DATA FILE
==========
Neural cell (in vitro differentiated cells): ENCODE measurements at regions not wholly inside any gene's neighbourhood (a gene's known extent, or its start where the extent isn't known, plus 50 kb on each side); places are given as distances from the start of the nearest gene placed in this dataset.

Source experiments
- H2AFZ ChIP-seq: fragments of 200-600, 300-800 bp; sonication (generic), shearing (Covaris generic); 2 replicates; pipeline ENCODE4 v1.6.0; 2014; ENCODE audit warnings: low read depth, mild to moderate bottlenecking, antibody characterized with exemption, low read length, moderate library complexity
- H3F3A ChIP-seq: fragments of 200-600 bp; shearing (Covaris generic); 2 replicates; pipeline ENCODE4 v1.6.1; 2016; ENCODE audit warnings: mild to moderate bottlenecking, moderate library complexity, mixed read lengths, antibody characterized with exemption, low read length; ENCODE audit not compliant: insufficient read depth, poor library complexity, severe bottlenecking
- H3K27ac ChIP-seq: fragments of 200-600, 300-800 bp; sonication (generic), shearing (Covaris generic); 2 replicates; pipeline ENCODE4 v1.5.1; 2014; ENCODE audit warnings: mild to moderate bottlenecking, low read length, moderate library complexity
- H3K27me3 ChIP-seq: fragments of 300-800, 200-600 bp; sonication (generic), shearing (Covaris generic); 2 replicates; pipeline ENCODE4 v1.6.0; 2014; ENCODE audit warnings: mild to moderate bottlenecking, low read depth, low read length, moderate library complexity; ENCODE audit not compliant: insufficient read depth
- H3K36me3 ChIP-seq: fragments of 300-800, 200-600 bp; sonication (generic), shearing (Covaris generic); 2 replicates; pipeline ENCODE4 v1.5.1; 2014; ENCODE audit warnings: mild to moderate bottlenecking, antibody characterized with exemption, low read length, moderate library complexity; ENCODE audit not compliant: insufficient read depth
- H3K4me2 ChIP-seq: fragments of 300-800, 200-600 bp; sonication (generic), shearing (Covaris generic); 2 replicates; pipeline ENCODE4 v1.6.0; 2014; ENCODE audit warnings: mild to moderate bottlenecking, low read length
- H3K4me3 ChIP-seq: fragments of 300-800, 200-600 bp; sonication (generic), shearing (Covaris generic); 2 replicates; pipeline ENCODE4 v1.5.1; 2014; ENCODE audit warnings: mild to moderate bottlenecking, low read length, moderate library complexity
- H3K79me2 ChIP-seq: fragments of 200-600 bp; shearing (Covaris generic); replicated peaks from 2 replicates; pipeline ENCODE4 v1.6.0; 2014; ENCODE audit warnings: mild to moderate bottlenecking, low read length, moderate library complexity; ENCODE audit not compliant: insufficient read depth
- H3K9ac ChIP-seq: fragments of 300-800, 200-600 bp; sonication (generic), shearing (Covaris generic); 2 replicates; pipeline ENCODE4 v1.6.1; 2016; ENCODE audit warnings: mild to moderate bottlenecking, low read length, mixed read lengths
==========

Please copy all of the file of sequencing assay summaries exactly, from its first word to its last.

Neural cell (in vitro differentiated cells): ENCODE measurements at regions not wholly inside any gene's neighbourhood (a gene's known extent, or its start where the extent isn't known, plus 50 kb on each side); places are given as distances from the start of the nearest gene placed in this dataset.

Source experiments
- H2AFZ ChIP-seq: fragments of 200-600, 300-800 bp; sonication (generic), shearing (Covaris generic); 2 replicates; pipeline ENCODE4 v1.6.0; 2014; ENCODE audit warnings: low read depth, mild to moderate bottlenecking, antibody characterized with exemption, low read length, moderate library complexity
- H3F3A ChIP-seq: fragments of 200-600 bp; shearing (Covaris generic); 2 replicates; pipeline ENCODE4 v1.6.1; 2016; ENCODE audit warnings: mild to moderate bottlenecking, moderate library complexity, mixed read lengths, antibody characterized with exemption, low read length; ENCODE audit not compliant: insufficient read depth, poor library complexity, severe bottlenecking
- H3K27ac ChIP-seq: fragments of 200-600, 300-800 bp; sonication (generic), shearing (Covaris generic); 2 replicates; pipeline ENCODE4 v1.5.1; 2014; ENCODE audit warnings: mild to moderate bottlenecking, low read length, moderate library complexity
- H3K27me3 ChIP-seq: fragments of 300-800, 200-600 bp; sonication (generic), shearing (Covaris generic); 2 replicates; pipeline ENCODE4 v1.6.0; 2014; ENCODE audit warnings: mild to moderate bottlenecking, low read depth, low read length, moderate library complexity; ENCODE audit not compliant: insufficient read depth
- H3K36me3 ChIP-seq: fragments of 300-800, 200-600 bp; sonication (generic), shearing (Covaris generic); 2 replicates; pipeline ENCODE4 v1.5.1; 2014; ENCODE audit warnings: mild to moderate bottlenecking, antibody characterized with exemption, low read length, moderate library complexity; ENCODE audit not compliant: insufficient read depth
- H3K4me2 ChIP-seq: fragments of 300-800, 200-600 bp; sonication (generic), shearing (Covaris generic); 2 replicates; pipeline ENCODE4 v1.6.0; 2014; ENCODE audit warnings: mild to moderate bottlenecking, low read length
- H3K4me3 ChIP-seq: fragments of 300-800, 200-600 bp; sonication (generic), shearing (Covaris generic); 2 replicates; pipeline ENCODE4 v1.5.1; 2014; ENCODE audit warnings: mild to moderate bottlenecking, low read length, moderate library complexity
- H3K79me2 ChIP-seq: fragments of 200-600 bp; shearing (Covaris generic); replicated peaks from 2 replicates; pipeline ENCODE4 v1.6.0; 2014; ENCODE audit warnings: mild to moderate bottlenecking, low read length, moderate library complexity; ENCODE audit not compliant: insufficient read depth
- H3K9ac ChIP-seq: fragments of 300-800, 200-600 bp; sonication (generic), shearing (Covaris generic); 2 replicates; pipeline ENCODE4 v1.6.1; 2016; ENCODE audit warnings: mild to moderate bottlenecking, low read length, mixed read lengths